On the western side of the Old Town Square, at the beginning of Ulica Franciszkanska, sits the Dzialynski Palace, erected in 1773 - 87 in Baroque style. Its classical facade is topped with richly decorated sculptures. In the middle on top of the roof is a statue of a pelican with outstretched wings. Today, the palace houses various divisions of the Polish Academy of Sciences.
The beautiful yellow Franciscan Church was erected in 1674 - 1728 in late Baroque style. Its interior is adorned with wall paintings and rich stucco works. The local monk Adam Swach made the paintings while his brother Antoni made the sculptures.
The castle was built in the 13th century, rebuilt in the 16th, extended in the 18th and destroyed in 1945. It has partly been built up again and from 1963 it serves as a museum.
When I was walking the streets to get to the Old Town Square, I didn't take the shortest way so I just happend to come across this little beautiful church by chance. The doors were opened but I could not get in because there is a glass-plate to hold people out but letting us look inside. Unfortunately there was no sign to tell anything about the building.
The red-and-pink-colored Parish Church (Kosciol Farny in Polish) was erected in the years 1651 - 1701. It is 55 meters long, 35 meters wide and 27 meters high with huge columns and a lot of Baroque decorations.
Every Saturday there is an organ concert at 12:15.
The church is open 06:00 - 19:30.
The link below is all in Polish but there are some beautiful pictures and a map to prepare yourself before the visit.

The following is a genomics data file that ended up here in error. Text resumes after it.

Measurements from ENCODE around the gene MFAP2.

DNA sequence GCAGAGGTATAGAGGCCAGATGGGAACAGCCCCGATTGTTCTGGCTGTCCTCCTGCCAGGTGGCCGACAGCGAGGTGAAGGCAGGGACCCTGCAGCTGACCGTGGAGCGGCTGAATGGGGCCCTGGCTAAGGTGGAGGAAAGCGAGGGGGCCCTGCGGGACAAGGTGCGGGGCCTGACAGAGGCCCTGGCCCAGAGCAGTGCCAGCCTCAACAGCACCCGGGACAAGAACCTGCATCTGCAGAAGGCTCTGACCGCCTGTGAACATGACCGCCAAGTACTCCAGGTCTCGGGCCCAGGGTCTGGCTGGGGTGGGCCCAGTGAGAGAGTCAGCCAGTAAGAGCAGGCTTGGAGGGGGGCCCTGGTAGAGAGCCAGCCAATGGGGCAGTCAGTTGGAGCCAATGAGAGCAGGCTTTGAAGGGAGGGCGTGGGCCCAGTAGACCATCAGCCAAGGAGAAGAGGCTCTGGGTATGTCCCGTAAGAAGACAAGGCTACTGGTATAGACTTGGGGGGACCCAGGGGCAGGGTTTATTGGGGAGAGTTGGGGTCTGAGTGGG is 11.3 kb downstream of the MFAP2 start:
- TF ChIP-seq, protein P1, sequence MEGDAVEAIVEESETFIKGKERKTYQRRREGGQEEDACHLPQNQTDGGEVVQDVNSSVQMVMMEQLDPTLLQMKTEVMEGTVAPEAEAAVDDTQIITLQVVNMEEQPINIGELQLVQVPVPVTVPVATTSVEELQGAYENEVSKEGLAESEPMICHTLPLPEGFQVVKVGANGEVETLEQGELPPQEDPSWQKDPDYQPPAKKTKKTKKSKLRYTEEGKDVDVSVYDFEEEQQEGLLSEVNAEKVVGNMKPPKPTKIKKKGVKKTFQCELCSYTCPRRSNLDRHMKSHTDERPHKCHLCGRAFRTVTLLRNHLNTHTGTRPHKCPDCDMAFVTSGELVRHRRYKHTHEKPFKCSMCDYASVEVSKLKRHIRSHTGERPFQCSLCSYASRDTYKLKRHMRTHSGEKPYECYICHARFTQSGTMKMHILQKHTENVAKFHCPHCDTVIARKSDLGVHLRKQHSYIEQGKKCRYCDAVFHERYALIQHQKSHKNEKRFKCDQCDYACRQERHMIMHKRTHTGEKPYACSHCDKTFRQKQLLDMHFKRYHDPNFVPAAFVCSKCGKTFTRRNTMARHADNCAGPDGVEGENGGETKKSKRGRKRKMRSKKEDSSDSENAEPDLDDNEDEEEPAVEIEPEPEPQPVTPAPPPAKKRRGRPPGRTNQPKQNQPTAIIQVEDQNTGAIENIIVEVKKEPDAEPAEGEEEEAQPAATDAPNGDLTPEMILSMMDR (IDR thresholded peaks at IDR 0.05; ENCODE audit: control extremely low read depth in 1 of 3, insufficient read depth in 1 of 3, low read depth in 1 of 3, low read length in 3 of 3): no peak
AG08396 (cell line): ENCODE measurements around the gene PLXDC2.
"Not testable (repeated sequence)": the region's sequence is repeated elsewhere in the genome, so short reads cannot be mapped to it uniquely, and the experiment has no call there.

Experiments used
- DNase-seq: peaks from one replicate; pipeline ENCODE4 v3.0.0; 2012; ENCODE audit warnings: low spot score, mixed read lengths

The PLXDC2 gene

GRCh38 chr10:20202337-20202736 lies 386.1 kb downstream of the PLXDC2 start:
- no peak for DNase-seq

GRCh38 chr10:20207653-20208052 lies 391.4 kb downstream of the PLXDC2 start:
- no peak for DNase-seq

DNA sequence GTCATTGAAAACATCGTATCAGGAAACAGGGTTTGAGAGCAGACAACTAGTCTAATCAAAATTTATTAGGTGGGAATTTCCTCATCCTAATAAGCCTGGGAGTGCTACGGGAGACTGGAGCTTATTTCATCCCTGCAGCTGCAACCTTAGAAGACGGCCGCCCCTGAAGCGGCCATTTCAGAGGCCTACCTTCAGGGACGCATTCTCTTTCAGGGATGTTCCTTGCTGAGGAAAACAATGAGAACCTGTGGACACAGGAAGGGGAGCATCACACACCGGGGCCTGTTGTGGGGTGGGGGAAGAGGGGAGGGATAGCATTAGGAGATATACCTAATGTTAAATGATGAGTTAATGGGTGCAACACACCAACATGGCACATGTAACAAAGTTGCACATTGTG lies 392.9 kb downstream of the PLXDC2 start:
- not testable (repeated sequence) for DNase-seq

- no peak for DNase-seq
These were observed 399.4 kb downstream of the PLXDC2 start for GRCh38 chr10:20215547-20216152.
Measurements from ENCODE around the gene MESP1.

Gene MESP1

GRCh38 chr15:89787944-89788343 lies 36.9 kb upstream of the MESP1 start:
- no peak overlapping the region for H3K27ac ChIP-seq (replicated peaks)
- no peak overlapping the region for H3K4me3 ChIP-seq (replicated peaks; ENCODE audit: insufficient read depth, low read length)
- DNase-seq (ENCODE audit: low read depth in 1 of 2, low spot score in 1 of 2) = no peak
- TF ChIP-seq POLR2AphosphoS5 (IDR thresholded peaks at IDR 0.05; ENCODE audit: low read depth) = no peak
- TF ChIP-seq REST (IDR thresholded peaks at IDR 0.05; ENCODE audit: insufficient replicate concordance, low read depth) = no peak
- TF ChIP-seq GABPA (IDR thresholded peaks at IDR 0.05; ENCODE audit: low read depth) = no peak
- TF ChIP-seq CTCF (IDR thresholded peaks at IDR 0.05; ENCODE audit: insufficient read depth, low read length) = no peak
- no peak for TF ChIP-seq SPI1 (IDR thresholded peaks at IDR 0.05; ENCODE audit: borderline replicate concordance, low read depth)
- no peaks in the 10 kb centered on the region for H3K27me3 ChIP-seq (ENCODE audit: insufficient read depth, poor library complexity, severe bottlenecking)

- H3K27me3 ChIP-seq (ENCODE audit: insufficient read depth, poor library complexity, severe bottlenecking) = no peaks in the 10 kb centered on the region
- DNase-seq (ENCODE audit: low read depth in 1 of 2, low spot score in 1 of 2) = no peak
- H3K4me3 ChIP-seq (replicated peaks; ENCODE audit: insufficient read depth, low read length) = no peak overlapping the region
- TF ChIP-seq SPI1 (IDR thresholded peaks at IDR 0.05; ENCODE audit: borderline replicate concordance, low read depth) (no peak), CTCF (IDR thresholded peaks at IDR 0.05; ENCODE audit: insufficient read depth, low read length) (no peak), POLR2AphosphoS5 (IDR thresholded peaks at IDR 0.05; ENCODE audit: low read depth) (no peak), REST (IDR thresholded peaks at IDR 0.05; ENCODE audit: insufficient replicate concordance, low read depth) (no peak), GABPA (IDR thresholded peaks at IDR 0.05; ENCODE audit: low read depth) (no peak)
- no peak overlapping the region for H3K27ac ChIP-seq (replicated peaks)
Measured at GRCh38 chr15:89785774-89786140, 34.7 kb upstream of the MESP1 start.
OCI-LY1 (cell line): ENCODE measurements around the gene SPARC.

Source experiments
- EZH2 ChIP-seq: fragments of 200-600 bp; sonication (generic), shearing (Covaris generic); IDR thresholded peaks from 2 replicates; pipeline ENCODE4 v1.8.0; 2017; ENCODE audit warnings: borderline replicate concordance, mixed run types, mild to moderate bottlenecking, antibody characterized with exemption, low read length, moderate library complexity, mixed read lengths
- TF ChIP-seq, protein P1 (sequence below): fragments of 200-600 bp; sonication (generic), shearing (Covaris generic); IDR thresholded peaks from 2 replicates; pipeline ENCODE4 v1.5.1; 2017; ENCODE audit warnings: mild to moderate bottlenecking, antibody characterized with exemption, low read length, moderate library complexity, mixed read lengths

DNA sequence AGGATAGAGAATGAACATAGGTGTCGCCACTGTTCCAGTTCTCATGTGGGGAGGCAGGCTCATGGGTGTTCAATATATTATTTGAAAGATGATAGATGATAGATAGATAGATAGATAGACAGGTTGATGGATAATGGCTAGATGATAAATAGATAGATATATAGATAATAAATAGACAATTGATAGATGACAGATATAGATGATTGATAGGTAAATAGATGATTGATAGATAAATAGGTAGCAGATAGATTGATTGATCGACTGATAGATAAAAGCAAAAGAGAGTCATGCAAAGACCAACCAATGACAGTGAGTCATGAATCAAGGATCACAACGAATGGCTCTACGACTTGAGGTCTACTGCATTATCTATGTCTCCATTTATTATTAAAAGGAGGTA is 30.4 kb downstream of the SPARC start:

At my first arrival at Poznan Airport the inflight went over the city and so I could see this marvelous building from above, with its pink and white facade in baroque pattern. THAT was magic and I will never forget the sight, that's for sure!
For more pictures, see my Travelouge.
Stary Rynek, the Old Town Square, was laid out in 1253 along with the rest of the Old Town. It measures 140 x 140 meters. From the beginning it was lined with timber buildings but later there was built brick houses which can still be seen. Some of them are very narrow but high. The reason to this is that the house owners had to pay tax calculated on the length of the house along the street. That was a common way in medieval times in many places all over Europe. So the houses were narrow but high.
This is the gem in the crown!
The building we now can admire was built in 1550 - 60 after a fire had devastated the original one, together with most of the town, in 1536. Only the tower is a later addition as the first one collapsed.
The original Town Hall must have been built in the very beginning of the 14th century because the keystone on the vault in the cellars shows the coat of arms of the dynasty of the Premyslids, who reigned Poland in the years 1300 - 1306.
There are very nice paintings decorating the facade.
The tower is 61 meters high, topped with a crowned eagle, the symbol of Poland. The wingspan is 2 meters.
The little Gothic church of St. Mary was probably built in 1435. Close to it is the house which is used as home to the cantors, built in 1518.